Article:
Air pollution is currently one of main issues affecting urbanized areas worldwide. Industrial activities, road traffic and heating systems are main emission sources significantly increasing the levels of atmospheric pollutants as particulate matter, ozone, and nitrogen oxides. Local administrations monitor these harmful gases by means of reference monitoring stations provided by regional/national environmental protection agencies. These stations, however, have limitations due to the little presence over the whole municipality, low time-frequency, and high costs.
In this framework, CNR-IBE, University of Florence – Department of Agriculture, food, environment, and forestry (DAGRI), Tuscany Region Environmental Protection Agency (ARPAT) and epidemiologists of the Pisa University agreed an initiative to create an environmental “living lab” aimed at assessing the impacts due to anthropogenic activities on air quality and thus on population exposure. Two study areas located in the Tuscany region (Italy) were chosen: the rural town of Capannori, and the city of Florence. The town of Capannori was selected since it lies within a critical area both affected by a variety of emission sources and winter weather conditions unfavourable to pollutant dispersion. The city of Florence was chosen for assessing air quality in urban areas following a possible traffic reduction due to creation of new urban tramway lines.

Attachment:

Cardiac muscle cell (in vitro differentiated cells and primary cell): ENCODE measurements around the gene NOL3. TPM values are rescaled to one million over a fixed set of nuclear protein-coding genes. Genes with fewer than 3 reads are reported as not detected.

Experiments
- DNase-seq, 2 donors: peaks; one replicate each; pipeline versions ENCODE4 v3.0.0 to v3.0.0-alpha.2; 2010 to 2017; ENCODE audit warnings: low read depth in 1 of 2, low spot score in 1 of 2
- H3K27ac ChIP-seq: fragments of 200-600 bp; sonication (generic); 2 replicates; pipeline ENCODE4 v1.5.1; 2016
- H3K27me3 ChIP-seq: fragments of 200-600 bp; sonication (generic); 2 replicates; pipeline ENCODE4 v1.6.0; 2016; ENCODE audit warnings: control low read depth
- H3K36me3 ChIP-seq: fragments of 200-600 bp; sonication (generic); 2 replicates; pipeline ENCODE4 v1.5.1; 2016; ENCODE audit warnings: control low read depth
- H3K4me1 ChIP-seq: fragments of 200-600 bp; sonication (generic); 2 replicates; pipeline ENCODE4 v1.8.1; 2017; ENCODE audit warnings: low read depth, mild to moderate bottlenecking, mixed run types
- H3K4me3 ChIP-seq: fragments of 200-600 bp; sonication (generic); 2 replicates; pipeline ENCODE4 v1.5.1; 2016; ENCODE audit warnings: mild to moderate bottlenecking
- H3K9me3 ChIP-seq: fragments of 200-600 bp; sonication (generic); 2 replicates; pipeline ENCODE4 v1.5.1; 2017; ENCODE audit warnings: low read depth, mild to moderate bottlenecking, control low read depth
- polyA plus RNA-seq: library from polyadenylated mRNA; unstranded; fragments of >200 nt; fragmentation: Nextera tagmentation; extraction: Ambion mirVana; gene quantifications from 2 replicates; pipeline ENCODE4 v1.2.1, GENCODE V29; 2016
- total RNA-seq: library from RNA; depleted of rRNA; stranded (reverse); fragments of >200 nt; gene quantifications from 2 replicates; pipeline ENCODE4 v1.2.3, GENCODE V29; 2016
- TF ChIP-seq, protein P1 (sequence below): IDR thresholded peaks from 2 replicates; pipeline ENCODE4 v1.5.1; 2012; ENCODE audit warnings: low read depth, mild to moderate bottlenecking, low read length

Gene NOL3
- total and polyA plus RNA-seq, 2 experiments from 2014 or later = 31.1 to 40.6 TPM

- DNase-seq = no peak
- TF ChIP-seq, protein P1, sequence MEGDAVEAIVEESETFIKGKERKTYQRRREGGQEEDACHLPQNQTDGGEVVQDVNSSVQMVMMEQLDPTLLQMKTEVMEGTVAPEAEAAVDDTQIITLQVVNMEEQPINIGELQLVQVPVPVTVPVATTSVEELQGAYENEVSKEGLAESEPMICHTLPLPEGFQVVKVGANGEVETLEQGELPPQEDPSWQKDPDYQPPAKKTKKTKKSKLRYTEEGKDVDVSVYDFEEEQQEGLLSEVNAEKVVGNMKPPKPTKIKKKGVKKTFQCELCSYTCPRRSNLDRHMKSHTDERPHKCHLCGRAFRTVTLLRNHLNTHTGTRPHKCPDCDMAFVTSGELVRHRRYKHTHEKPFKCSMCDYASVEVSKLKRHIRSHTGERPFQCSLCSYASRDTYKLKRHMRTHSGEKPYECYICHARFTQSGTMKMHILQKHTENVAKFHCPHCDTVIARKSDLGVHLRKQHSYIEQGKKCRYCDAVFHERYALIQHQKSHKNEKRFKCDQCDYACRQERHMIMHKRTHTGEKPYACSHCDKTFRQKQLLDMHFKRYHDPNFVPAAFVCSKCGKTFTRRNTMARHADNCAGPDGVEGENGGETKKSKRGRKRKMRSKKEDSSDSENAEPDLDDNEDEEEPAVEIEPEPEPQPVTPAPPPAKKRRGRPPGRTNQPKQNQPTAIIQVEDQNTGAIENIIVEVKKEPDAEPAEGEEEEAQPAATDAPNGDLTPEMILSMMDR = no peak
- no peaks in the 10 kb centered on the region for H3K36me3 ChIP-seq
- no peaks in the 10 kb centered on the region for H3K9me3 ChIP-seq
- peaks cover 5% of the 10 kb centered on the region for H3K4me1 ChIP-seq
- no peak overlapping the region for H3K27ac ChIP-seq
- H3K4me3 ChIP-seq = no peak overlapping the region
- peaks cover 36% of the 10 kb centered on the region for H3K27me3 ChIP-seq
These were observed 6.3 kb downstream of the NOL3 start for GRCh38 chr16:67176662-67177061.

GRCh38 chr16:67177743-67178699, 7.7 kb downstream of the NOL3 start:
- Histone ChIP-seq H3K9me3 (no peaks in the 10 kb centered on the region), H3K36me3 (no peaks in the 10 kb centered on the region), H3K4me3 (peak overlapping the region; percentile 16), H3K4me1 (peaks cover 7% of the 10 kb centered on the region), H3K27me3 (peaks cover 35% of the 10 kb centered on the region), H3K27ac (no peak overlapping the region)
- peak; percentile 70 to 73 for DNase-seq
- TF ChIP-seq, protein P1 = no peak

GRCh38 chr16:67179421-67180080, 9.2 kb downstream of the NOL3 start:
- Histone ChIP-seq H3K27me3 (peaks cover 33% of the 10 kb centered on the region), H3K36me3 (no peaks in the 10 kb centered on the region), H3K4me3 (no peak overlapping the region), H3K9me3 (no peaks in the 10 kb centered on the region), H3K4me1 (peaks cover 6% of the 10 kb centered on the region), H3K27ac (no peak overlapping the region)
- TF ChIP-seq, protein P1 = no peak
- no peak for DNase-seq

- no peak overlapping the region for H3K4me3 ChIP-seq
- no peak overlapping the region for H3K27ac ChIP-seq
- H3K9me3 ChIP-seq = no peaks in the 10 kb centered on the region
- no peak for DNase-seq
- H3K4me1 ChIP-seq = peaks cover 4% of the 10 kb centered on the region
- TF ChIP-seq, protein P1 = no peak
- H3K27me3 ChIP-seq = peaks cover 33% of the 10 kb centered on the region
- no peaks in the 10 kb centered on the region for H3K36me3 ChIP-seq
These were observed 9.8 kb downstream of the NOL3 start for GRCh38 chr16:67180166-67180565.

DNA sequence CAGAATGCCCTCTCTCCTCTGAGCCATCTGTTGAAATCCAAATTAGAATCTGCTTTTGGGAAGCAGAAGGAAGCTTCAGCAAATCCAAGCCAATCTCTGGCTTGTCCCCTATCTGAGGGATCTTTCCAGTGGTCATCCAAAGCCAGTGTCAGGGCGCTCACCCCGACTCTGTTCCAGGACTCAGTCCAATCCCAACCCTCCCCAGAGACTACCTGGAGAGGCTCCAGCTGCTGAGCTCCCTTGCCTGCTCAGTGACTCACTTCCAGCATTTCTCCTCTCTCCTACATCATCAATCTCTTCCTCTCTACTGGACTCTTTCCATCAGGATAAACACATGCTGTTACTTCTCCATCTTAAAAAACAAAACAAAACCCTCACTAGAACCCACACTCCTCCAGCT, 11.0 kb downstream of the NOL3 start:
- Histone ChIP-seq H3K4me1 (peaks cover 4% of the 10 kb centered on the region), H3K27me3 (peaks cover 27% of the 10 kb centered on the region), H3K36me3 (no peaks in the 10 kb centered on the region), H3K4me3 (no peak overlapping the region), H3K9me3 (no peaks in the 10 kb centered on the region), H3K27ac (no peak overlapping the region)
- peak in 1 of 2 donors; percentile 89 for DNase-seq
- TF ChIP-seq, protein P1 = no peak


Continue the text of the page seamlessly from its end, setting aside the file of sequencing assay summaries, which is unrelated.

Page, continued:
The air quality analysis was carried out by means of a monitoring network comprising innovative low-cost stations (named AIRQino). PM concentrations were mainly considered for providing indicative air quality measurements. The preliminary results indicated that:
- low-cost stations, after calibration and validation against more than one-year observations from a reference air quality station, confirmed their reliability in measuring air quality data;
- AIRQino data can supplement air quality information from reference stations and may be used to help traffic regulation actions at urban scale.